KINGMAN - Along with the holiday season comes flu season.
The Arizona Department of Health Services has already received 47 reports of confirmed flu cases for the season. The first confirmed case was Sept. 28. So far, Maricopa County has the most reported cases at 18. Mohave County does not have any confirmed cases of the disease at this time.
Last year's H1N1 flu virus may make a comeback, according to the Centers for Disease Control and Prevention. Symptoms of the flu can include: a high fever, headache, extreme tiredness, dry cough, sore throat, a runny or stuffy nose, muscle aches, nausea, vomiting or diarrhea.
According to the CDC, complications from the flu can include: bacterial pneumonia, ear infection, sinus infection, dehydration, and the worsening of chronic conditions such as congestive heart failure, asthma or diabetes.
The virus is spread by coughing and sneezing. People carrying the virus can infect someone one day before presenting symptoms and up to five days after becoming sick.
The best way to protect yourself is to get an annual flu vaccine. This year's vaccine will protect against the H1N1 virus and two other strains of the flu virus that appear to be circulating worldwide.
The CDC is recommending that all people over the age of 6 months get the vaccine, which is new this year. The CDC typically asks that those most at risk from serious health complications from the flu, such as the elderly and very young, get the vaccine before it is made available to the rest of the public. This year, the CDC's Advisory Committee on Immunization Practices recommended a universal approach to protect as many people as possible, especially since so many people in the 19 to 49 age group were effected by the H1N1 virus last year.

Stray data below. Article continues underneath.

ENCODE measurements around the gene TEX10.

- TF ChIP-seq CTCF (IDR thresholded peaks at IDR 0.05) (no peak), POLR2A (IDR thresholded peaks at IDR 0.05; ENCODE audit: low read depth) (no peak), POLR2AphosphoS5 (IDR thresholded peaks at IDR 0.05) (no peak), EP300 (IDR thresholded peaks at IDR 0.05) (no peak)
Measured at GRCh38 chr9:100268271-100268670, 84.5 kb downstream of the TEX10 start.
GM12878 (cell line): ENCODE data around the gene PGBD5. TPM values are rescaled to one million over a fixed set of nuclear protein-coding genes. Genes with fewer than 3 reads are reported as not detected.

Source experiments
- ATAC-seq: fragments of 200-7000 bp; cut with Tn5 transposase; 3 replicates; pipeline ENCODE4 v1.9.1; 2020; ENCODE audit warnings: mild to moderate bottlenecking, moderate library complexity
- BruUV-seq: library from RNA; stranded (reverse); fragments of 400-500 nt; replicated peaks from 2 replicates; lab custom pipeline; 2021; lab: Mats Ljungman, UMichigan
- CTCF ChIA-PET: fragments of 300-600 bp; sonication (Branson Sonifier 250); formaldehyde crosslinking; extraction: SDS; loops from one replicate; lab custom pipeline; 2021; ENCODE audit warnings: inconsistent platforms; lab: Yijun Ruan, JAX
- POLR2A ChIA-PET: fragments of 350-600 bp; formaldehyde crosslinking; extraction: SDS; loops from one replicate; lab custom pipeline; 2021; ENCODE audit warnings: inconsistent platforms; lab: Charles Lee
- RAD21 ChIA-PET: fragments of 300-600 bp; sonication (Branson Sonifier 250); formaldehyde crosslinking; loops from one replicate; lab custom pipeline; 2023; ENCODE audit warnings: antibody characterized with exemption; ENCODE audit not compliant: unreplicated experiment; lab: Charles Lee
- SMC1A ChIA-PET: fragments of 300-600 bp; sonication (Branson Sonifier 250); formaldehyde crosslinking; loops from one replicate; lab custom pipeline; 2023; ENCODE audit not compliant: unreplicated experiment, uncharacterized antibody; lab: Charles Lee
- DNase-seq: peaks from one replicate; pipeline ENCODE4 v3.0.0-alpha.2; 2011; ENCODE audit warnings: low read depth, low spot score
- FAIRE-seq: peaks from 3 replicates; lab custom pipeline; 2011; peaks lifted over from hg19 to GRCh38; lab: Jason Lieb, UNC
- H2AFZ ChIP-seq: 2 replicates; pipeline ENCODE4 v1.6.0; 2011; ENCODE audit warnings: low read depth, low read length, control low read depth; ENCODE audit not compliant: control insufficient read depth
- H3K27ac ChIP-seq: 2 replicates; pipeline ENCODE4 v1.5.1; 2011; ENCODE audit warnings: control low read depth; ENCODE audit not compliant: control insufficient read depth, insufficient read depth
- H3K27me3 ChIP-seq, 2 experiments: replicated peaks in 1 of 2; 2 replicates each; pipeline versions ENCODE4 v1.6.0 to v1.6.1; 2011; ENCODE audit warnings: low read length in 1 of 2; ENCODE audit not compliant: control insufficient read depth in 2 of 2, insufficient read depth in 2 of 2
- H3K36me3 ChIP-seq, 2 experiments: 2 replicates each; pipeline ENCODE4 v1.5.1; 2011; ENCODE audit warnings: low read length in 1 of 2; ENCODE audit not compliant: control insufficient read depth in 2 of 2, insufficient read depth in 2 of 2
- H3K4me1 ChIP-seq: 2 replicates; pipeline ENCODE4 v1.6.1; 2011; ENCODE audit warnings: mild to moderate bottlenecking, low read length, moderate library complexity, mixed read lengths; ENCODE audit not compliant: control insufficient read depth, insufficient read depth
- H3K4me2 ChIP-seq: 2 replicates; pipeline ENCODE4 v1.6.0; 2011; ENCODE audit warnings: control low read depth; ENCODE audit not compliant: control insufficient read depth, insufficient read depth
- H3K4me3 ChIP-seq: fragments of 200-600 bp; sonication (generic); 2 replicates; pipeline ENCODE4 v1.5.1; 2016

The vaccine is available in two forms, a shot or a nasal spray. The CDC recommends the shot for anyone over the age of 6 months. The nasal spray is recommended for anyone between the ages of 2 to 49 years old who is not pregnant.
Stores such as Walgreen's, CVS and the pharmacies inside Smith's, Safeway and Kmart typically offer the vaccine for a limited time. It is also available at your doctor's office. You can locate a place offering the vaccine by visiting www.google.org/flushot or www.flu.gov/widgets/vaccinelocator.html.
The best time to get the vaccine is in October and November, but it is still effective in December and January since the flu season can linger into mid-May, according to the CDC.
The CDC does not recommend people who have a severe allergy to eggs or who have had a previous reaction to the flu vaccine get this year's vaccine. People who are already sick with a fever should not get the vaccine until their symptoms subside.
The CDC also doesn't recommend the vaccine for people who developed Guillain-Barre Syndrome six months after receiving a previous flu vaccine. Guillain-Barre Syndrome is an auto-immune disease that affects the central nervous system.
People who received the H1N1 vaccine last year will need to get another vaccine this year because this year's vaccine includes two strains of the flu virus that were not in the H1N1 vaccine or the 2009 seasonal vaccine, according to the CDC. It typically takes about two weeks for the antibodies from the vaccine to develop in the body.
If you do get sick, the best thing to do is stay home, according to the CDC. People sick with the flu should drink plenty of non-caffeinated liquids, use acetaminophen or ibuprofen for aches and pains, wash their hands frequently, avoid getting too close to people, and cover their mouth and nose when they sneeze or cough.
According to the CDC, you should see a doctor if you have a fever over 101 that lasts for more than three or four days, if you experience extreme dizziness, or if you are unable to drink fluids for more than 24 hours. Small children who are not wetting their diaper on a regular basis should also see a doctor.
An emergency room visit is in order, according to the CDC, if a person is having trouble breathing, is confused or having seizures.
There are anti-viral drugs that can help treat the flu symptoms. See your doctor for a prescription or any concerns you may have about the flu or flu vaccine.